Monumental Callao – The neo-classical Peruvian shelter for culture and colors


(Approximate reading time: 9 minutes)

Every visitor, traveler and tourist might have heard already something about Barranco. Where old Colonial buildings and atmospheric bars project a bohemian neighborhood amongst all the graffitis, street musicians and artists. So far so good, but not anymore an insiders’ tip, more a necessity for every visitor of Lima.


A real insiders’ tip is the picturesque little city of Callao. You’ll find here as well many incredible and colorful graffitis, street musicians who play the sounds of Latin American music and many interesting museums. The whole district around ‘Monumento Callao’ pulsates of culture and you can breathe history at every corner.


First thing I learned during my visit was, that Callao isn’t part of Lima, but independent. It is even an own district in the inner Peruvian geopolitical classification and doesn’t belong to Lima, neither was ever part of it. This surprised me a lot, because it borders directly with Lima and is only 15 kilometers away from the city centre. Callao was found in 1531 and is now 487 years old. Therewith it is even older than Lima, which was found four years later. And I’m pretty sure, that no one else who read this text, knew that before.

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First time I visited Callao was in early April, it was a nice and sunny Sunday. With the two local Peruvian friends I was travelling with – Susan and Giuliana – we have had a wonderful day there. Both told me, that Monumental Callao is a ‘Must’ for everyone who loves graffiti, neo-fashioned arts and culture. Thus, the perfect destination for someone who has these interests like me.

Callao has many interesting corners with a lot of colors and unusual things to show, every street is a mystery and you’ll be curious what you can find here.

What I really like about some art objects in Callao, is that the artists seem to give a f**k about what society thinks about their work and have love and passion for detail as you can see on the following pictures showing a stallion made out of metal…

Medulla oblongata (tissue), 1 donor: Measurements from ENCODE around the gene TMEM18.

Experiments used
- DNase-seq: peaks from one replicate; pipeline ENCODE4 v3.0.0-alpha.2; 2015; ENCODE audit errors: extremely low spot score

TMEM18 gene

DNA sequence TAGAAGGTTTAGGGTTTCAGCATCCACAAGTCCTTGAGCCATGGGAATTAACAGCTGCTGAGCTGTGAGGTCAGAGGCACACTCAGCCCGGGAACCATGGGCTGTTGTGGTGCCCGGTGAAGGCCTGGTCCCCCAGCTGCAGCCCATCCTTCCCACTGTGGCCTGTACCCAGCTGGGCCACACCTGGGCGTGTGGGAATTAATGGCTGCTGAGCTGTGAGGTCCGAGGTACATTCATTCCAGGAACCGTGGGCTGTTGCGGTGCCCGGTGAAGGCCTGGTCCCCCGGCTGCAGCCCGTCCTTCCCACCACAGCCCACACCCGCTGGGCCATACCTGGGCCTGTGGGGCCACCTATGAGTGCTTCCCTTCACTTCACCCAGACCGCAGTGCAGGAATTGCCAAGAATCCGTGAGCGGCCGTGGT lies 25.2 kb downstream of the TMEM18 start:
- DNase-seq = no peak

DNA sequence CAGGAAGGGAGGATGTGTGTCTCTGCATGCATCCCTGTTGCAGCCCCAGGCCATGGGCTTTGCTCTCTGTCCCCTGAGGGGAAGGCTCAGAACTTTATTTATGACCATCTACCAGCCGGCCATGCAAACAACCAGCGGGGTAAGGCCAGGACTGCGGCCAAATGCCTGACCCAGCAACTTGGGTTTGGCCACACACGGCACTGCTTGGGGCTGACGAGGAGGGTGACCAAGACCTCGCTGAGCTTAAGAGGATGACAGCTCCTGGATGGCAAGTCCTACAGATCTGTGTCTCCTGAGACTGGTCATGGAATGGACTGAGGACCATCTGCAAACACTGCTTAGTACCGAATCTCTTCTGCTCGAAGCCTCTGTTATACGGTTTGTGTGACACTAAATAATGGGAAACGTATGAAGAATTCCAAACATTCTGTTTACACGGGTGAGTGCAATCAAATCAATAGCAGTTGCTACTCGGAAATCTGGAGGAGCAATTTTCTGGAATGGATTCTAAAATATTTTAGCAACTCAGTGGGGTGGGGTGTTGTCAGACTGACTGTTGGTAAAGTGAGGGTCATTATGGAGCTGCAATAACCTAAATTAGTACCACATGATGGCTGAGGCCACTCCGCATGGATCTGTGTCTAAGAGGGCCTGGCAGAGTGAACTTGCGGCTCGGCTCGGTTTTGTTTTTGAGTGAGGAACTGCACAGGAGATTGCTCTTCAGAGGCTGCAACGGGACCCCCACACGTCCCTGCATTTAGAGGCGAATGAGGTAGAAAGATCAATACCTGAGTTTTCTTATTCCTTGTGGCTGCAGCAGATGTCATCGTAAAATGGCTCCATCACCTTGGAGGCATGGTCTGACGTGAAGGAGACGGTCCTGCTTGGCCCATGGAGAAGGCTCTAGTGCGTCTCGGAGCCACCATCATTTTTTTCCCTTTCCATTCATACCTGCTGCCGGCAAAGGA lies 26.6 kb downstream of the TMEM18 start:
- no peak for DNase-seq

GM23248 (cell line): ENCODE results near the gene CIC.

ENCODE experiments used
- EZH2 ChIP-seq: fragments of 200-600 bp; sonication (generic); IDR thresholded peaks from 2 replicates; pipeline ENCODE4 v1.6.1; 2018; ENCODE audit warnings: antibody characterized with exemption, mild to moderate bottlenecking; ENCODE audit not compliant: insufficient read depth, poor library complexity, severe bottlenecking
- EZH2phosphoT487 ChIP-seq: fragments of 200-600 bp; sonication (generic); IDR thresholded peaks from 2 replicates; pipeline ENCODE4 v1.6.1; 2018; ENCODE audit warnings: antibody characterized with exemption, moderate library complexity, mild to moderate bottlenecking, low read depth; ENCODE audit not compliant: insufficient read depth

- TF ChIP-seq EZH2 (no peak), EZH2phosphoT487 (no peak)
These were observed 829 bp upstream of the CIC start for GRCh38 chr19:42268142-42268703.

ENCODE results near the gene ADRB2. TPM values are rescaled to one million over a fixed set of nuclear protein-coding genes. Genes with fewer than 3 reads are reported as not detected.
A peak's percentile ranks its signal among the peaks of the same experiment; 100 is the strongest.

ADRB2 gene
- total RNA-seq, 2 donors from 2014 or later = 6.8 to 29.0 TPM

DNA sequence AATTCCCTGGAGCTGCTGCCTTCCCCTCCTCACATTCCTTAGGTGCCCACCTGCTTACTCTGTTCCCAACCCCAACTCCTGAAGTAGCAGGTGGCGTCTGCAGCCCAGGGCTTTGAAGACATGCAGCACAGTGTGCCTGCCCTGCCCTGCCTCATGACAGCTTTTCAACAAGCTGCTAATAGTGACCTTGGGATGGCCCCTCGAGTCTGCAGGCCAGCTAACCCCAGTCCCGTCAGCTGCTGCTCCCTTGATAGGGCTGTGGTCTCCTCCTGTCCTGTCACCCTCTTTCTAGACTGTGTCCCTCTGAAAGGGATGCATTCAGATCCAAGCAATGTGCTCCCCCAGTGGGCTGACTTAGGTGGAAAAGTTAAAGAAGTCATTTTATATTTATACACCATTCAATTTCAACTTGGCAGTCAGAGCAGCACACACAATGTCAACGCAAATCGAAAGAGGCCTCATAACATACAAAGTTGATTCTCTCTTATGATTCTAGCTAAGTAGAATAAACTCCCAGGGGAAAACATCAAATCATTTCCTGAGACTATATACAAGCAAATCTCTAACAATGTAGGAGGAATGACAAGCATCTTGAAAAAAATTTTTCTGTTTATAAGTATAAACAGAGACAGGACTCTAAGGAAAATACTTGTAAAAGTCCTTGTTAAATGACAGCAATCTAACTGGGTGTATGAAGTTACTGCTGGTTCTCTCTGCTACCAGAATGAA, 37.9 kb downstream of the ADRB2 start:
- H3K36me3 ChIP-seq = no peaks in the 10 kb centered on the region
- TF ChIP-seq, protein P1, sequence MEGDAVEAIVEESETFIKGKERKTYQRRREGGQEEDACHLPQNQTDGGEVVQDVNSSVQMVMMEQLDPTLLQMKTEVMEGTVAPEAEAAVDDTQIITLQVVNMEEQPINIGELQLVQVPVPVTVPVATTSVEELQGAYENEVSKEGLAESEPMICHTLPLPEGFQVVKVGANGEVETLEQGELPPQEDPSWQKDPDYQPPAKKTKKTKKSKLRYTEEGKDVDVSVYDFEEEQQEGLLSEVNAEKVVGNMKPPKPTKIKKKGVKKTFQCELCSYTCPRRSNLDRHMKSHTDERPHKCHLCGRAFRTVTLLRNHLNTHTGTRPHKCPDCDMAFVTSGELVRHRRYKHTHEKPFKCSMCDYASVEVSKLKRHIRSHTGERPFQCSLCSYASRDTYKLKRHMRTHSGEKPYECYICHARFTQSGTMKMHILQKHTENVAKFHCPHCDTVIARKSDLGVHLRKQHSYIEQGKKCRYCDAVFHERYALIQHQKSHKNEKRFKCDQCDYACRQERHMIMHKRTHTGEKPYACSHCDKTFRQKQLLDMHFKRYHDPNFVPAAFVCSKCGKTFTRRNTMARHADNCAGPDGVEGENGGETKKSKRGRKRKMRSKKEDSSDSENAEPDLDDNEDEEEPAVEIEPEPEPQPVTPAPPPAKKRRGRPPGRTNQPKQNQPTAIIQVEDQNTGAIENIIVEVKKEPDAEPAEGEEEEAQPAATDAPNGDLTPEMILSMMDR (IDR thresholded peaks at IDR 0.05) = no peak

Callao was a problematic region of Peru and it still is. People are very humble in this area and live in simple housings. Daily life happens there for the people on the unpaved roads. It happened often, that I heard people in Lima talking about Callao with caution and a certain dose of awestruck respect.

From the socio-political point of view, Callao might not have the best reputation. Whether this is justified or not, Callao could be perceived as a problem child. A few years ago, Callao was completely restored from resourcefully architects and city planners and finally it was modelled a showable and proud face to the world.

The most important thing about arts (similar to satire), is that there are no rules, regulations or limits. Every limitation robs the artist the air to breathe and the possibilities to express their creativity. So if you take a look at the following pictures, which were taken at the ‘Plaza de Armas’ en Callao, would you agree or disagree, that it has something to do with arts? For me it was at first glance shocking to see this in public…

I can recommend to invest a day trip to Callao, but at least to spend five or six hours there. Public bus transport to Callao exists, but please don’t ask me how to get there. I never understood the chaotic public transport system of Lima and always preferred to take a taxi. Driving to Callao with a cab might cost you – Depending on your own location – between 5 and 8 dollars. The best would be to go during the day at noon. I heard several stories about the danger to be in this area at night, so better go there when you have the opportunity to see everything during the day. Graffiti are anyways easier and better visible at daylight 🙂

You can reach and see all the things by yourself without being in need of a tour guide. Although it might help of course to get a lot of background information if desired, I think, that this is the perfect location to discover yourself. Callao was for many weeks and months on my “To see”-list, but I always postponed a visit. Damned, I wish, that I would have done it earlier!


The second time I visited Callao was only one week after the first time. There was a festival about electronic music, which is at the same time very special, because electronic music is quite difficult to find in Peru. And it was a rooftop party with the option to see the whole skyline of Callao illuminated at night. Very beautiful, especially the harbor looks terrific at night.

So if this didn’t convince you yet to make a visit, what else can I write to support my assertion, that Callao is the fanciest and most breathtaking place of Peru? I can only recommend to add Callao Monumental to your travel schedule, if possible. You won’t be disappointed!